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Original Investigation
January 8, 2020

Usefulness of Routine Fractional Flow Reserve for Clinical Management of Coronary Artery Disease in Patients With Diabetes

Author Affiliations
  • 1Département de Cardiologie, Institut Coeur-Poumon, Centre Hospitalier Universitaire de Lille, Lille, France
  • 2Institut national de la santé et de la recherche médicale INSERM U1011, Lille-II-University, Lille, France
  • 3Serviço de Cardiologia, Hospital Prof Doutor Fernando da Fonseca, Amadora, Portugal
  • 4University Clinic of Cardiology–Faculty of Medicine at University of Lisbon, Lisbon, Portugal
  • 5Statistical Department, St. Jude Medical Inc, St Paul, Minnesota
  • 6Serviço de Cardiologie, Centro Hospitalar Vila Nova de Gaia, Vila Nova de Gaia, Portugal
  • 7Serviço de Cardiologia, Hospital Santa Marta–Centro Hospitalar Lisboa Central, Lisboa, Portugal
  • 8Department de Cardiologia, Clinique Sainte Clotilde, Saint Denis de la Réunion, France
  • 9Serviço de Cardiologia, Hospital Garcia de Orta, Almada, Portugal
  • 10Department de Cardiologie, Centre Hospitalar Universitaire, La Timone, Marseille, France
  • 11Serviço de Cardiologia, Centro Hospitalar Universitário, Coimbra, Coimbra, Portugal
  • 12Department of Cardiologie, Centre Hospitalar Universitaire Mondor, Créteil, France
  • 13Serviço de Cardiologia, Hospital Divino Espirito Santo, Ponta Delgada, Portugal
  • 14Department de Cardiologie, Centre Hospitalier d'Annecy, Annecy, France
  • 15Serviço de Cardiologia, Hospital Geral dos Covões–Centro Hospitalar Coimbra, Coimbra, Portugal
  • 16Department of Cardiologie, Centre Hospitalier Intercommunal Toulon La Seyne sur Mer–Hôpital Sainte Musse, Toulon, France
  • 17Serviço de Cardiologia, Hospital Santa Maria–Centro Hospitalar Lisboa Norte, Lisboa, Portugal
  • 18Department de Cardiologie, Centre Hospitalier Haguenau, Haguenau, France
  • 19Serviço de Cardiologia, Hospital de Braga, Braga, Portugal
  • 20Department of Cardiologie, Hôpital de la Croix-Rousse, Lyon, France
  • 21Serviço de Cardiologia, Hospital São Teotónio, Viseu, Portugal
  • 22Institut Pasteur de Lille, Institut national de la santé et de la recherche médicale INSERM, Lille, France
  • 23Department of Cardiologie, Hôpital Lariboisière, Paris, France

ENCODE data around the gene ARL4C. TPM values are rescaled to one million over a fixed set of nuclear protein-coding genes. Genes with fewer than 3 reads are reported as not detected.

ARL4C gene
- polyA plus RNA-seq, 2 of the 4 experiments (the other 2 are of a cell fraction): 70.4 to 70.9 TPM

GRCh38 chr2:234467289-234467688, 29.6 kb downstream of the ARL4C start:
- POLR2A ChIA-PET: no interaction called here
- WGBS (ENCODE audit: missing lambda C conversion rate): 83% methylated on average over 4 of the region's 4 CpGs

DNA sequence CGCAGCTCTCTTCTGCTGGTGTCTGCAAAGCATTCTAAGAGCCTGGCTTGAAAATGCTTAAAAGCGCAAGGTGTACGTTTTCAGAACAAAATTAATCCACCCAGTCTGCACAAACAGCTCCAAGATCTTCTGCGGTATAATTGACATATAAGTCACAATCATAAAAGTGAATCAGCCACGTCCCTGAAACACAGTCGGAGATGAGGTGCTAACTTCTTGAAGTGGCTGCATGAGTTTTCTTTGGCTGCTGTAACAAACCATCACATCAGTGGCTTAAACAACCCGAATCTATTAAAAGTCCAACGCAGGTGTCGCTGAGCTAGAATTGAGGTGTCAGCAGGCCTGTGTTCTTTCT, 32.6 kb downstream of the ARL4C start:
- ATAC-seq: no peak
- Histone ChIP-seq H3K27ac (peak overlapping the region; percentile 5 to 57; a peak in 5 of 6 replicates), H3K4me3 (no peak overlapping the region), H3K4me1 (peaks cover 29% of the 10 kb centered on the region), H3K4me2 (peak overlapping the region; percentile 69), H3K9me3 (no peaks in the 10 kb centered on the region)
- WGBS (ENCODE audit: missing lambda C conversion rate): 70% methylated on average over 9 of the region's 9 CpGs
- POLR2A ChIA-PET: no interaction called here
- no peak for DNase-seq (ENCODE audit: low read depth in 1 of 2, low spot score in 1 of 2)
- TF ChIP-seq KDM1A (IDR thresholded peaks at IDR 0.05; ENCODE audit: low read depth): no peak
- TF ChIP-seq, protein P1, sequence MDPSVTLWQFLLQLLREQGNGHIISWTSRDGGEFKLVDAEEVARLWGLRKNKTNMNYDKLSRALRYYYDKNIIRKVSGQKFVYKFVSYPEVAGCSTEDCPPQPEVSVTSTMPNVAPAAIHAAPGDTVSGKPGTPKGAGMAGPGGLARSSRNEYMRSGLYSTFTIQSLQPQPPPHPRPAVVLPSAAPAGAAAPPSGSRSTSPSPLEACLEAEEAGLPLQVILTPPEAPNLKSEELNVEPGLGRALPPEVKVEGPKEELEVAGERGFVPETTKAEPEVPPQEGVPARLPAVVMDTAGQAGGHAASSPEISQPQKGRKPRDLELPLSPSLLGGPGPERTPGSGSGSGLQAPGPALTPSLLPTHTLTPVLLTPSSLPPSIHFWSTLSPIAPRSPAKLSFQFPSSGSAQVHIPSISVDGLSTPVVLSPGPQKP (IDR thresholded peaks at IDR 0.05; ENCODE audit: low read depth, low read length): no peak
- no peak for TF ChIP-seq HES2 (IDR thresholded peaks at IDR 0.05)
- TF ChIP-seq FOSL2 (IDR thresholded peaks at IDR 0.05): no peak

• 24Department of Cardiologie, Centre Hospitalier Valence, Valence, France
  • 25Serviço de Cardiologia, Centro Hospitalar Setúbal, Setúbal, Portugal
  • 26Department of Cardiologie, Hôpital Albert Schweizer, Colmar, France
  • 27Serviço de Cardiologia, Hospital Santo André–Centro Hospitalar Leiria-Pombal, Leiria, Portugal
  • 28Serviço de Cardiologia, Hospital Dr Nélio Mendonça, Funchal, Portugal
  • 29Serviço de Cardiologia, Hospital Geral Santo António–Centro Hospitalar do Porto, Porto, Portugal
  • 30Department of Cardiologie, Centre Hospitalier La Durance, Avignon, France
  • 31Serviço de Cardiologia, Centro Hospitalar São João, Porto, Portugal
  • 32Department of Cardiologie, Centre Hospitalier Amiens Sud, Amiens, France
  • 33Serviço de Cardiologia, Centro Hospitalar Tâmega e Sousa, Penafiel, Portugal
  • 34Serviço de Cardiologia, Centro Hospitalar Trás-os-Montes e Alto Douro–Unidade Hospitalar Vila Real, Vila Real, Portugal
  • 35Serviço de Cardiologia, Hospital Espírito Santo, Évora, Portugal
  • 36Department of Cardiologie, Hôpital Privé d'Antony, Antony, France
  • 37Serviço de Cardiologia, Hospital de Santa Cruz–Centro Hospitalar de Lisboa Ocidental, Carnaxide, Portugal
JAMA Cardiol. Published online January 8, 2020. doi:10.1001/jamacardio.2019.5097
Key Points

Question  What are the usefulness, rate of major adverse cardiovascular events (MACE), and clinical outcomes of routinely integrating fractional flow reserve in the management strategy for patients with diabetes who undergo coronary angiography?